For example, Unilever, the consumer goods multinational, has gone on a recent spate of B Corp acquisitions.

In 2016 and 2017, Unilever acquired five different Certified B Corps, including Mãe Terra, Pukka Herbs, Seventh Generation, Sir Kensington’s, and Sundial Brands. This was in addition to Ben & Jerry’s, which was acquired by Unilever in 2000 and became a Certified B Corp in 2012.

When we look at any of our acquisitions, one of the main considerations is always whether it is a good fit to Unilever. We look for companies that have similar vision and values to ours. That is critical to success of the partnership. B Corp companies come with many of the attributes that fit with our long-term goals and our culture, and therefore it is no surprise that some of our recent acquisitions, such as Seventh Generation, Pukka Herbs and Teas, and Sir Kensington, have been B Corps.

Paul Polman, Unilever—United Kingdom

Other large multinationals, such as Anheuser-Busch, the Campbell Soup Company, Coca-Cola, Group Danone, the Hain Celestial Group, Nestlé, Procter & Gamble, Rakuten, SC Johnson & Son, and Vina Concha y Toro have acquired Certified B Corp subsidiaries in recent years.

Some of the large companies with B Corp subsidiaries include:

Example 8 - B Corp Subsidiaries.jpg

Danone Leads by Example

Danone is a great example of a publicly traded multinational that is heavily involved with the B Corp movement on multiple levels.

At the company’s 2017 annual shareholder meeting, Danone CEO Emmanuel Faber announced Danone’s intention to become the first Fortune 500 company to earn B Corp certification.

In addition, once Danone decided to get more involved with the B Corp movement, the organization started helping several of its subsidiaries make progress toward B Corp certification.

By using the B Impact Assessment, Danone was able to determine which subsidiaries were ready to move toward certification and which first needed focused improvement work.

“The B Impact Assessment represents a set of demanding standards, which some of our businesses are able to meet already,” explains Blandine Stefani, B Corp community director at Danone. “For some others, becoming a Certified B Corp is an ambition that will require some changes to their practices, with the support of B Lab.”

Through a cohort process facilitated by B Lab, the subsidiaries completed the B Impact Assessment together, allowing Danone to monitor their progress and improvement using B Lab’s B Analytics tool. For a large company like Danone, the Impact Management Cohort made pursuing B Corp certification for subsidiaries easier, faster, and more transparent.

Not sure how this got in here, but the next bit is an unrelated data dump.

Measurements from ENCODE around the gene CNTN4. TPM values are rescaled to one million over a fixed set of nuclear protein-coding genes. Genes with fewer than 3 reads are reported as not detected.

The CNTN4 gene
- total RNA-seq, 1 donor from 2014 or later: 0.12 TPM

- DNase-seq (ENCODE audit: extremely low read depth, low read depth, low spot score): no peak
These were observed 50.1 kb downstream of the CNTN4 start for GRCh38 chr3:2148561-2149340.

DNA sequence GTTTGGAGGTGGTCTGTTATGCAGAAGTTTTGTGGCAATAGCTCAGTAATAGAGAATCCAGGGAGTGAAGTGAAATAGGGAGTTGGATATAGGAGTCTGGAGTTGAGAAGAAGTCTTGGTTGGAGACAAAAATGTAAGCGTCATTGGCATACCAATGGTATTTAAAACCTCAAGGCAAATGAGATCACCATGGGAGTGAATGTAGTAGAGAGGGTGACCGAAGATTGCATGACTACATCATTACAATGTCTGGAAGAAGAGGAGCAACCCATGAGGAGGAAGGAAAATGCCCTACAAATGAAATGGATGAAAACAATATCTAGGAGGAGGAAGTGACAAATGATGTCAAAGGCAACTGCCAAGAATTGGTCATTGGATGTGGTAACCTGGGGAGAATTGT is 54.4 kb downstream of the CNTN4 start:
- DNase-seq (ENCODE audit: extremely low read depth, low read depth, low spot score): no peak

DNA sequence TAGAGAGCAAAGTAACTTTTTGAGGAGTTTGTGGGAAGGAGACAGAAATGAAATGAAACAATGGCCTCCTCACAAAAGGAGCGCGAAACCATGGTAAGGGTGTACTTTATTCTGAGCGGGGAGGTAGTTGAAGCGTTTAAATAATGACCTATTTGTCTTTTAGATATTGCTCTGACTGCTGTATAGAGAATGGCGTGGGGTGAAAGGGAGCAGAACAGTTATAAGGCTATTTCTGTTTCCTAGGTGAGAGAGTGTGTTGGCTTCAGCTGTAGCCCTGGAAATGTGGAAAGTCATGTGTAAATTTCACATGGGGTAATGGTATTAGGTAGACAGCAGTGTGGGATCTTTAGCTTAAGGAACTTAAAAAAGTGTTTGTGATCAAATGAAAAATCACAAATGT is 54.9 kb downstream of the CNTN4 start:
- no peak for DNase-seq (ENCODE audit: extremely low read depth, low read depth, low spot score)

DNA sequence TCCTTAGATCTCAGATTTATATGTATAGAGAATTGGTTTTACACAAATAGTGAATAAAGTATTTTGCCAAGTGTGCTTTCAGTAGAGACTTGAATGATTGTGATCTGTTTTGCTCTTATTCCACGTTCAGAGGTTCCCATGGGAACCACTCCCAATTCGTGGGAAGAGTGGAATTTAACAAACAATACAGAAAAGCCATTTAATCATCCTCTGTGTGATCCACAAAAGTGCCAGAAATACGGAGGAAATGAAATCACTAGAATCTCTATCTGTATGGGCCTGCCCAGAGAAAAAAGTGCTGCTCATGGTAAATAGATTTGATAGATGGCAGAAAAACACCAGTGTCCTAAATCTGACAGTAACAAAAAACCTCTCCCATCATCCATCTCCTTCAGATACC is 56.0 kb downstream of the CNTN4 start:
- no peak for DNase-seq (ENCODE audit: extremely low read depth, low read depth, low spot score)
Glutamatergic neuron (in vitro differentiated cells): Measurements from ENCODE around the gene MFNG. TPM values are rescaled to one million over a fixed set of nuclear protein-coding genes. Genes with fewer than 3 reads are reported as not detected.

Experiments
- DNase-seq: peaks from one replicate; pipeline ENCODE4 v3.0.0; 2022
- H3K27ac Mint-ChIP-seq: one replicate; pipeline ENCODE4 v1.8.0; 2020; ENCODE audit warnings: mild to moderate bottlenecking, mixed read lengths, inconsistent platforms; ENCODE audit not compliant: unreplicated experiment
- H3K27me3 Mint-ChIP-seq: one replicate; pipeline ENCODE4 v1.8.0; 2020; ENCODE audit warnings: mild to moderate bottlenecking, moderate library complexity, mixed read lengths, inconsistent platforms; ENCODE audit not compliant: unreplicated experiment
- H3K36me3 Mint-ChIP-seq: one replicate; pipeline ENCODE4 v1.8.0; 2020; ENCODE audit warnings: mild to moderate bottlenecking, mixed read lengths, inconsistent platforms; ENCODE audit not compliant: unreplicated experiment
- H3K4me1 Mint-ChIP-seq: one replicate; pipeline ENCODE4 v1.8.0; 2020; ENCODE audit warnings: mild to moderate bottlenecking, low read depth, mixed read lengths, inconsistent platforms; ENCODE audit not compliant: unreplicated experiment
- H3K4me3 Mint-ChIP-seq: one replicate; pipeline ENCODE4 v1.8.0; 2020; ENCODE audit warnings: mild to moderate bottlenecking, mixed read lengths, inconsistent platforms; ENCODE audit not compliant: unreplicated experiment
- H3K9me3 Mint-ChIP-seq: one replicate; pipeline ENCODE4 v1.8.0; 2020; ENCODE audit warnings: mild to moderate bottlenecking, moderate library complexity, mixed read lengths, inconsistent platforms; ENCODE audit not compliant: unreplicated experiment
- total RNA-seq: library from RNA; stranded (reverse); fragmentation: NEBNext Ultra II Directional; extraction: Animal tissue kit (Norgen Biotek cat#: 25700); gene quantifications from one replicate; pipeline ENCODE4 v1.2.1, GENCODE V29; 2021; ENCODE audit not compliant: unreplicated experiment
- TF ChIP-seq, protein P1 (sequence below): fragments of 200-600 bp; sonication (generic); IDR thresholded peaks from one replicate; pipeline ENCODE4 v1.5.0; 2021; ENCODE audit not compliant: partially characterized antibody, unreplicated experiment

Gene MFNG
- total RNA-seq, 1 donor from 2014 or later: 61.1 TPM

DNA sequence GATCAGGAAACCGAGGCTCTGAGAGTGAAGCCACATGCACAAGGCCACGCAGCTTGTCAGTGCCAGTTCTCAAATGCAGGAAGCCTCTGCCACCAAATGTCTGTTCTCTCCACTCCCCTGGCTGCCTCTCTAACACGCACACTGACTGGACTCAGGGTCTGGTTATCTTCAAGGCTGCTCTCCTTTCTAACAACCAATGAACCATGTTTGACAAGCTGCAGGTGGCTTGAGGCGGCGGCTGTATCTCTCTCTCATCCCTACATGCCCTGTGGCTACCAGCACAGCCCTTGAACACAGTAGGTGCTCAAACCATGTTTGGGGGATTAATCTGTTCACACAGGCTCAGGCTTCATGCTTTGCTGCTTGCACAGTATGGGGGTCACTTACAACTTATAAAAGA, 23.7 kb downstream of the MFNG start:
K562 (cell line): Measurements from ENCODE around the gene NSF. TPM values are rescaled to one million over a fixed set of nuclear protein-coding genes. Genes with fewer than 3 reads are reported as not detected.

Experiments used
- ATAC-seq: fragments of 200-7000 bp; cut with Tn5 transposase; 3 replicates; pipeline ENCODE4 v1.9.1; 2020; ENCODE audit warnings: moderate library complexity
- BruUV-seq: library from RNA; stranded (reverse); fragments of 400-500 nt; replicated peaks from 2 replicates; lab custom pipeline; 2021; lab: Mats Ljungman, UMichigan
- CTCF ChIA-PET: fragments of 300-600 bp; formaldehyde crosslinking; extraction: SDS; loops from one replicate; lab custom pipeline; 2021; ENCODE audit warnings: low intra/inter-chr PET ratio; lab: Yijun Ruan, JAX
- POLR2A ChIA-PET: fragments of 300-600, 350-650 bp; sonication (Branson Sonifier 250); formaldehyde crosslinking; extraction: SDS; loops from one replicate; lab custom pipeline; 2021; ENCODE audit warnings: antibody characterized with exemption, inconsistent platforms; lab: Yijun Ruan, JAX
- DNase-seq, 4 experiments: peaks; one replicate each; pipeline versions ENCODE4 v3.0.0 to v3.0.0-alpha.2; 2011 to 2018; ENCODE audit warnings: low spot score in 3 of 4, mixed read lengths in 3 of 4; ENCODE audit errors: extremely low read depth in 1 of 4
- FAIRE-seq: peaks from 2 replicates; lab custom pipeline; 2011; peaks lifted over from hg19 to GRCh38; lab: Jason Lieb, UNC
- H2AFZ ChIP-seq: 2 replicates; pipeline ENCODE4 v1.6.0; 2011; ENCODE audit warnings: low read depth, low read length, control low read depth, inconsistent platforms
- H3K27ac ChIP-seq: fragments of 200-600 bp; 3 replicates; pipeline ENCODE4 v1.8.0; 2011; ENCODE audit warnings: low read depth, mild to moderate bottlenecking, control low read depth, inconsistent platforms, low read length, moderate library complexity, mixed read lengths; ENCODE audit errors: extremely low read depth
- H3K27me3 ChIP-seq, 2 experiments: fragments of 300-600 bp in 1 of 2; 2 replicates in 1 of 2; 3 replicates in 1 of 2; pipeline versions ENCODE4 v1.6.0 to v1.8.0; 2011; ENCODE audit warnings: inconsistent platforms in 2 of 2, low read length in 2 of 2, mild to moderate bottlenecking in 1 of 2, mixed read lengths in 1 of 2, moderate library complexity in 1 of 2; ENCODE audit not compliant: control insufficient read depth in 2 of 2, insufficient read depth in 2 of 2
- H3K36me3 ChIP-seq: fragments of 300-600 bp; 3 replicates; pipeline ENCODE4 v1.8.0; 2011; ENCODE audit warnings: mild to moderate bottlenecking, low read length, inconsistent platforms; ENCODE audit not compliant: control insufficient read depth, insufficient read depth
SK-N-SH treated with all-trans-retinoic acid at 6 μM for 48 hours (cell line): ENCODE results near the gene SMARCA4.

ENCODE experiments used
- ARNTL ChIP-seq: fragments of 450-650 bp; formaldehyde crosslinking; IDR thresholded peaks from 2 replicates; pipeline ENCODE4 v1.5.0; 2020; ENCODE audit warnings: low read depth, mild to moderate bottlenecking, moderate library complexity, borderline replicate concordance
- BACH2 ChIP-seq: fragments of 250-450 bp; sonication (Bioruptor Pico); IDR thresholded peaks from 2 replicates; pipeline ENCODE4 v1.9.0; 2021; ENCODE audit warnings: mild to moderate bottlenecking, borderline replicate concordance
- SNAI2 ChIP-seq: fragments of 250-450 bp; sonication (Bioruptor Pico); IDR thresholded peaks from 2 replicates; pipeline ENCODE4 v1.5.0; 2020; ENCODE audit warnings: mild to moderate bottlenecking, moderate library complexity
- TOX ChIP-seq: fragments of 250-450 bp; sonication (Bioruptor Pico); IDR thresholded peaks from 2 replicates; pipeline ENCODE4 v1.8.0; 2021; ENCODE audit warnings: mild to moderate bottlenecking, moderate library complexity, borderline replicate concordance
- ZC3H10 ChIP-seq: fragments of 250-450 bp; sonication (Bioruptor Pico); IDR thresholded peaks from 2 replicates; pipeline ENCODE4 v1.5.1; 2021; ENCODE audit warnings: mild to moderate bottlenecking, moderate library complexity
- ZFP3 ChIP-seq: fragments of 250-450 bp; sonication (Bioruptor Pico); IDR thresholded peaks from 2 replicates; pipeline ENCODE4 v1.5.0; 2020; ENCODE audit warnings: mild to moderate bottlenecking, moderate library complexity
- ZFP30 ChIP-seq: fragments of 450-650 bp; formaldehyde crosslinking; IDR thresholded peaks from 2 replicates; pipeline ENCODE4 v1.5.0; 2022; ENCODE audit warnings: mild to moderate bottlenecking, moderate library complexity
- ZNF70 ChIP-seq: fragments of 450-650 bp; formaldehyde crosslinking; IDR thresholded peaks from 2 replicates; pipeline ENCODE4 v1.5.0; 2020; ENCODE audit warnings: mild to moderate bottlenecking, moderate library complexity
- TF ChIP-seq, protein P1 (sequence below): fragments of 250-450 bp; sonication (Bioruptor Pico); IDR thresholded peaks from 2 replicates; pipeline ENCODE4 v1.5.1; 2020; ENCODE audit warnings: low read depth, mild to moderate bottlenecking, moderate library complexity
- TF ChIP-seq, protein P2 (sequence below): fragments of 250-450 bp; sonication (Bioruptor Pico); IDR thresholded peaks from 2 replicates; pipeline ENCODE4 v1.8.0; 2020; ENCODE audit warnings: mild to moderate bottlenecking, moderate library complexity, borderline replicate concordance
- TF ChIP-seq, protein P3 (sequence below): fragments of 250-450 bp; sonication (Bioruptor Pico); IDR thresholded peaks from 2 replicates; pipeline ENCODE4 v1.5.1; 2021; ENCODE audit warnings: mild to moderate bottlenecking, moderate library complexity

As of 2018, Danone has nine subsidiaries certified as B Corps, is making use of the benefit corporation legal structure in the United States, is assessing and educating more business units using B Lab’s impact management tools, and is taking a leadership role to create more pathways for multinational engagement.

Reducing the Cost of Capital

In an innovative approach tying the cost of capital to environmental, social, and governance benchmarks, Danone partnered with twelve leading global banks that agreed to lower their loan rates if Danone increases its verified positive impact in the world.

The percentage of Danone’s sales from Certified B Corp subsidiaries was one of the environmental, social, and governance measurements.

In other words, the more they sell from subsidiaries that are B Corps, the lower their cost of capital.

The deal on Danone’s $2 billion syndicated credit facility was led by BNP Paribas and includes Barclays, Citibank, Crédit Agricole, HSBC, ING, JPMorgan, MUFG, Natixis, NatWest, Santander, and Société Générale.

The result is that the heads of corporate and institutional banking for a dozen of the world’s largest credit providers—notoriously the most fiscally conservative people in any boardroom—have affirmed that becoming a Certified B Corporation reduces risk and can help you save money.

This article is an excerpt from the new Second Edition of The B Corp Handbook. If you would like to learn more, get your copy of the book today and/or sign up for the online launch event on May 30, 2019. You can also sign up for the LIFT Economy newsletter and follow Ryan on Twitter (@honeymanconsult) to stay up to date about the book and the B Corp movement.